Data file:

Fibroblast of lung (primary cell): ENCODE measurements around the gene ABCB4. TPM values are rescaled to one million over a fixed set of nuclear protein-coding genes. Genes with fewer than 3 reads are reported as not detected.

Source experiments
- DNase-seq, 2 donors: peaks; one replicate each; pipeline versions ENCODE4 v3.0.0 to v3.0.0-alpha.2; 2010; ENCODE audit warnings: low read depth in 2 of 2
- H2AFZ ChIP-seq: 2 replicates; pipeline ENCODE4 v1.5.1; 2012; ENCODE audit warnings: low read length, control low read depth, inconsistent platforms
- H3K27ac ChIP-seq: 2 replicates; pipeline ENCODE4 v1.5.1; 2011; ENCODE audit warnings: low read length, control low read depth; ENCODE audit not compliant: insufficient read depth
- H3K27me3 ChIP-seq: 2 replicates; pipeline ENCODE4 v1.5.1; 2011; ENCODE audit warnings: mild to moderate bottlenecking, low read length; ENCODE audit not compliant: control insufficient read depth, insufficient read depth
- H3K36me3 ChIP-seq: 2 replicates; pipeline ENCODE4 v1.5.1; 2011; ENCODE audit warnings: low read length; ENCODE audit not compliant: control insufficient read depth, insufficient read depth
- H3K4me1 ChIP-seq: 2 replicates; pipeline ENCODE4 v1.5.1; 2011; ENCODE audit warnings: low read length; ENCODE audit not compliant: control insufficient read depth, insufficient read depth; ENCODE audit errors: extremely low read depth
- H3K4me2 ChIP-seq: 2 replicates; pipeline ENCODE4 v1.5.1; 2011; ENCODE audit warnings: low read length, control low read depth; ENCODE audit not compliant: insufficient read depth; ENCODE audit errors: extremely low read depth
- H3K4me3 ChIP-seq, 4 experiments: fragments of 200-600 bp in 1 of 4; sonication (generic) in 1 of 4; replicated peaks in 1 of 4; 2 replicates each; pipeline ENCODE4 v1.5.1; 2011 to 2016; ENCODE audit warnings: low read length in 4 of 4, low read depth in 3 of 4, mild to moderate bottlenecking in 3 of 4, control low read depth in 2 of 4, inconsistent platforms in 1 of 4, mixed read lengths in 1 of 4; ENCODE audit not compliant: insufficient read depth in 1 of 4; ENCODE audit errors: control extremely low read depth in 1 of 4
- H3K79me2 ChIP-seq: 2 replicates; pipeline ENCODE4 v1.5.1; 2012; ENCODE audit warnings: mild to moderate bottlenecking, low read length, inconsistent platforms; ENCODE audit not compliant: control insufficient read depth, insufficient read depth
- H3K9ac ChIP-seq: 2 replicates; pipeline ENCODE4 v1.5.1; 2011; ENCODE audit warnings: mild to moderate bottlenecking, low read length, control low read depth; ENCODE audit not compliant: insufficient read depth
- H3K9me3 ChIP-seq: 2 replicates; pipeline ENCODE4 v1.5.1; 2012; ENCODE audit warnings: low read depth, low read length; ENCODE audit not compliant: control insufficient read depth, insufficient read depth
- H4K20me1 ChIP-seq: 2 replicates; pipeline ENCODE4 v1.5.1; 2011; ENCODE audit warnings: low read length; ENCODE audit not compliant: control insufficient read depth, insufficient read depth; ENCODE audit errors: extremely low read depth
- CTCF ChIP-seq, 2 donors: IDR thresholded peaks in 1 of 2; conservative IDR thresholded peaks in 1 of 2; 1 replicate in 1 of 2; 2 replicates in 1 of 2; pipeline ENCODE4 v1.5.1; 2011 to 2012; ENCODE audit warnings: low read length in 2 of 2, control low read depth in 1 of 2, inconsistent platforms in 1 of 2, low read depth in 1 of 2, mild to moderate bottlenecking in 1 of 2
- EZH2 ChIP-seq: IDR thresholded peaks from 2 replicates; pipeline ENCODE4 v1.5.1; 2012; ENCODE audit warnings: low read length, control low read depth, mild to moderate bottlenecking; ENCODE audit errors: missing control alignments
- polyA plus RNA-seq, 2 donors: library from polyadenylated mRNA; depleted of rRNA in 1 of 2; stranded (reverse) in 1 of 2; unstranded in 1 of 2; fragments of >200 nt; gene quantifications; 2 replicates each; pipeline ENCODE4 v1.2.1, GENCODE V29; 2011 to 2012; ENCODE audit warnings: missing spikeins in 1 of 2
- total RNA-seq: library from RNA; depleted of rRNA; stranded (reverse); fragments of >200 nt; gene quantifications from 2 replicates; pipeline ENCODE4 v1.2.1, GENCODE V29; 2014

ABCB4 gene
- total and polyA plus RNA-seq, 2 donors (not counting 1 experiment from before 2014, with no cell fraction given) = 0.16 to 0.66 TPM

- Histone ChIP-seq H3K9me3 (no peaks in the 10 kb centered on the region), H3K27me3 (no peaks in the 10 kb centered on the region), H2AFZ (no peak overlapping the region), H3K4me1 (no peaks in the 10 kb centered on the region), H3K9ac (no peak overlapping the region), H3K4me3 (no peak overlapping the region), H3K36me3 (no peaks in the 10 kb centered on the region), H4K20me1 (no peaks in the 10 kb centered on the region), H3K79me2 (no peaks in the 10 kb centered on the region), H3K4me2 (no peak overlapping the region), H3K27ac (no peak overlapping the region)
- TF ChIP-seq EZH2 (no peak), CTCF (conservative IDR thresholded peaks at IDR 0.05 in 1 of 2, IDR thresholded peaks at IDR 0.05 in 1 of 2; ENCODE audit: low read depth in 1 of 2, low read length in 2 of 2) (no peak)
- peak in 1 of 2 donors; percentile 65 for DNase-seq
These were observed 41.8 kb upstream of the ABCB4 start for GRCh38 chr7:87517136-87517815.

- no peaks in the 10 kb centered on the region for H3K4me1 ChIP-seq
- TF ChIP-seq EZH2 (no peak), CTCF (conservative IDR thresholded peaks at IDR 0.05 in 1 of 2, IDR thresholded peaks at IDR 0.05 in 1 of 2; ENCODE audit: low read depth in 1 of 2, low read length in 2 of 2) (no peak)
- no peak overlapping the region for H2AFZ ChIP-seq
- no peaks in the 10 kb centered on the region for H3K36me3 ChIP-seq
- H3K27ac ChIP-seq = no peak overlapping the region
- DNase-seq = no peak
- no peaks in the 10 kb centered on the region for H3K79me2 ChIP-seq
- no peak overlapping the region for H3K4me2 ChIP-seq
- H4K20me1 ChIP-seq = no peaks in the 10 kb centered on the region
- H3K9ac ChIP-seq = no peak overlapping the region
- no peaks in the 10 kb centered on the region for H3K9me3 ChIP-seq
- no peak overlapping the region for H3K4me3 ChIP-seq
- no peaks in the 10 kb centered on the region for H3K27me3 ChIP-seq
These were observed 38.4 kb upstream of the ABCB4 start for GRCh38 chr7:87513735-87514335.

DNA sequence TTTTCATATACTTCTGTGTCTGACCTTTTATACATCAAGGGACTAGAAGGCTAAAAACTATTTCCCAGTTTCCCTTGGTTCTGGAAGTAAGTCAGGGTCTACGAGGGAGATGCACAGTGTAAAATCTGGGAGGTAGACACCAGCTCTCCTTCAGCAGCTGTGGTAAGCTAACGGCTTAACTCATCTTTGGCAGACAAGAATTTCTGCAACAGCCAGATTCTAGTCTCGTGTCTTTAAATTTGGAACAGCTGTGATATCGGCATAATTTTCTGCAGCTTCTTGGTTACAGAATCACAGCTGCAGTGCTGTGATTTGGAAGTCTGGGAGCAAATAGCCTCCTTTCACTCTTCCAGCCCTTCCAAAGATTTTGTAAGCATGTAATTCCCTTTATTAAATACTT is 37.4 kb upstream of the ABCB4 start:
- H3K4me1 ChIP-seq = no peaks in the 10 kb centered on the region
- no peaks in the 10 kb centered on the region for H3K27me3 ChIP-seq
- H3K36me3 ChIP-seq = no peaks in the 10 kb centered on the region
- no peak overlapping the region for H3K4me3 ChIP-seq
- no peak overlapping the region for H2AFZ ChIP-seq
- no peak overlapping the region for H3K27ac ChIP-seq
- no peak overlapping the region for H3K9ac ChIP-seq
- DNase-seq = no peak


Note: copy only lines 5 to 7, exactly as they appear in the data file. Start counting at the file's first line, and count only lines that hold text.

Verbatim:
- H3K27ac ChIP-seq: 2 replicates; pipeline ENCODE4 v1.5.1; 2011; ENCODE audit warnings: low read length, control low read depth; ENCODE audit not compliant: insufficient read depth
- H3K27me3 ChIP-seq: 2 replicates; pipeline ENCODE4 v1.5.1; 2011; ENCODE audit warnings: mild to moderate bottlenecking, low read length; ENCODE audit not compliant: control insufficient read depth, insufficient read depth
- H3K36me3 ChIP-seq: 2 replicates; pipeline ENCODE4 v1.5.1; 2011; ENCODE audit warnings: low read length; ENCODE audit not compliant: control insufficient read depth, insufficient read depth